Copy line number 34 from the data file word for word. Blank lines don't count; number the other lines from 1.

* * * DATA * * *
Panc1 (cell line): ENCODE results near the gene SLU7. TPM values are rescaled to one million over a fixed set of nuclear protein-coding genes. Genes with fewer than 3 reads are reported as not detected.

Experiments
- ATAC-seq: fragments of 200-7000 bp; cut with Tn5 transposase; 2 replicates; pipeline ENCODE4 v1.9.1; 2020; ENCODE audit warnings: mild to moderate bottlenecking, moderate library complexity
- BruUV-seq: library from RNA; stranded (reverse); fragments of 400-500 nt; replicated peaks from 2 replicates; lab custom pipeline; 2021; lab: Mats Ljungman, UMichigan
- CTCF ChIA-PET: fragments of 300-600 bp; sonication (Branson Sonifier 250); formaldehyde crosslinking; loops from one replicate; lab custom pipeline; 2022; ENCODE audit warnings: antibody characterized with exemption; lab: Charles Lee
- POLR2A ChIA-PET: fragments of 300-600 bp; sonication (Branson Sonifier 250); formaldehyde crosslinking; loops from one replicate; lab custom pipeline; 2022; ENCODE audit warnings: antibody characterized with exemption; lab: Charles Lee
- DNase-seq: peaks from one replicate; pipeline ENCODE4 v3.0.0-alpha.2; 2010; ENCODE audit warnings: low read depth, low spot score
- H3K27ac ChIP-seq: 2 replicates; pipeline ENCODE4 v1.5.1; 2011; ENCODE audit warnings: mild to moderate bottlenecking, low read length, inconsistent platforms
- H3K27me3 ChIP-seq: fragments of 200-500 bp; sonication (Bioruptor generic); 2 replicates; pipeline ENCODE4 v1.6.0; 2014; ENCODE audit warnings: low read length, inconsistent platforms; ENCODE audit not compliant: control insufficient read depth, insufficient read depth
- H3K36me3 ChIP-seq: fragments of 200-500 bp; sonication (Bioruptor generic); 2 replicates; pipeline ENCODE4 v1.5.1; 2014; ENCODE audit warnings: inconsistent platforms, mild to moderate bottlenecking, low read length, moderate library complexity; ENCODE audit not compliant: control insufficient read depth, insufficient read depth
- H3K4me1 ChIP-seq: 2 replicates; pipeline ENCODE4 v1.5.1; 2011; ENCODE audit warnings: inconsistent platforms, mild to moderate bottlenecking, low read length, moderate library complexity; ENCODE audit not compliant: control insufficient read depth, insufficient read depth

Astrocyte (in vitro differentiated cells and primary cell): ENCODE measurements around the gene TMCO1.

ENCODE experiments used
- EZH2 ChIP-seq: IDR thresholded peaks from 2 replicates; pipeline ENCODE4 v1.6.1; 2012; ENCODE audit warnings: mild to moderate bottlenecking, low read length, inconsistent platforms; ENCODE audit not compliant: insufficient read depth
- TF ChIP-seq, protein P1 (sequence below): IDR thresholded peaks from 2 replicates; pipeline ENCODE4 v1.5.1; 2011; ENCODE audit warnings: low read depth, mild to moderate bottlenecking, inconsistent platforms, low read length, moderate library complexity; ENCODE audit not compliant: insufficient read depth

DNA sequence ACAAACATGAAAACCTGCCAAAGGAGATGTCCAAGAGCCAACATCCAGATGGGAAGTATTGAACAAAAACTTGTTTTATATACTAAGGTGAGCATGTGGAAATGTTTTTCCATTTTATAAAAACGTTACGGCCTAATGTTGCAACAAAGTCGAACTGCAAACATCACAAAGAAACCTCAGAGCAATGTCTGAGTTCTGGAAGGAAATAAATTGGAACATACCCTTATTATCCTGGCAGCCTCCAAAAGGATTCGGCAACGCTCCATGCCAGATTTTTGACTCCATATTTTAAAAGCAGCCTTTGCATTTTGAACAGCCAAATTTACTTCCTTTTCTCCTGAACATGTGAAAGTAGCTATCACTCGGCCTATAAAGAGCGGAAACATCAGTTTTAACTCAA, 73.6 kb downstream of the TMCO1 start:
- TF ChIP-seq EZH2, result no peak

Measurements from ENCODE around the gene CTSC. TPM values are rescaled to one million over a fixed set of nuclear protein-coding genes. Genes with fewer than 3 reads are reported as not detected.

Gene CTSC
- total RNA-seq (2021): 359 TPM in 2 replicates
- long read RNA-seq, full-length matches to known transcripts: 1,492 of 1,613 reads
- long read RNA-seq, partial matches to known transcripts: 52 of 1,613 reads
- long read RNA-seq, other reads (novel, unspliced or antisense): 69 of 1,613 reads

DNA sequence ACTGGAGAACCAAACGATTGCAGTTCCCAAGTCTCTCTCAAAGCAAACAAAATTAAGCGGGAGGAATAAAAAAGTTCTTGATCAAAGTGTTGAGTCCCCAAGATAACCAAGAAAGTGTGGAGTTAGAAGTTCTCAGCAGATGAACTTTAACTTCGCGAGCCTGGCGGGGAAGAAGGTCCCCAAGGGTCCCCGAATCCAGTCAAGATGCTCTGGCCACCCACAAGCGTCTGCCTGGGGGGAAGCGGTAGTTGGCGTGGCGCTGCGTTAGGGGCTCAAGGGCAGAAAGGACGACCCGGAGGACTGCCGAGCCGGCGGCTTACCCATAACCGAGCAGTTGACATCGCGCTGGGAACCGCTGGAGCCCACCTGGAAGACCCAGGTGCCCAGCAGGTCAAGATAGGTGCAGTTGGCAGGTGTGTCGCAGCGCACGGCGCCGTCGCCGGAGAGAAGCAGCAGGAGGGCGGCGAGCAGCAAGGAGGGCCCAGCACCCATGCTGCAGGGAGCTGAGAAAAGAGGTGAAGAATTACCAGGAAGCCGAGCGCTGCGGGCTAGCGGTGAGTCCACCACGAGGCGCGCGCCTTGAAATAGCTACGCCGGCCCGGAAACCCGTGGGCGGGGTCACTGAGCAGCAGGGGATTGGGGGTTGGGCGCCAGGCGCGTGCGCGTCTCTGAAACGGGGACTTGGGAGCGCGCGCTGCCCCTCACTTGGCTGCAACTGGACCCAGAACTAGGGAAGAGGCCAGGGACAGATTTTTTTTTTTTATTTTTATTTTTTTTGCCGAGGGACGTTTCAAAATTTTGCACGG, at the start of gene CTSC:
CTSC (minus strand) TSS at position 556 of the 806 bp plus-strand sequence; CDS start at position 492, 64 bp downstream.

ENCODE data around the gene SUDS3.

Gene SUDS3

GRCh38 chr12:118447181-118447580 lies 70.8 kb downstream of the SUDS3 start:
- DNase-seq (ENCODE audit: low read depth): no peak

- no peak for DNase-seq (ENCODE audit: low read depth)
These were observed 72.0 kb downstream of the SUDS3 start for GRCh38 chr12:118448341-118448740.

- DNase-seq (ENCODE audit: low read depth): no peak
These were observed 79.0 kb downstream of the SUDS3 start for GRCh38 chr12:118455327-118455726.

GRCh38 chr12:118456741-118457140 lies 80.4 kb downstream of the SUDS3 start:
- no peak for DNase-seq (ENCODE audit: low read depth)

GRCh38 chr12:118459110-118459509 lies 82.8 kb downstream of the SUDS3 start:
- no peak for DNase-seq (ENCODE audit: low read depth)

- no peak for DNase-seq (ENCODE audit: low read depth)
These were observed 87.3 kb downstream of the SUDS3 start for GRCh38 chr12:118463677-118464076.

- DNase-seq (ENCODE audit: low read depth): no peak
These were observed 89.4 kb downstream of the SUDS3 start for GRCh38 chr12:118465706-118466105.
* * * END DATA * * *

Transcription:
GRCh38 chr12:118456741-118457140 lies 80.4 kb downstream of the SUDS3 start: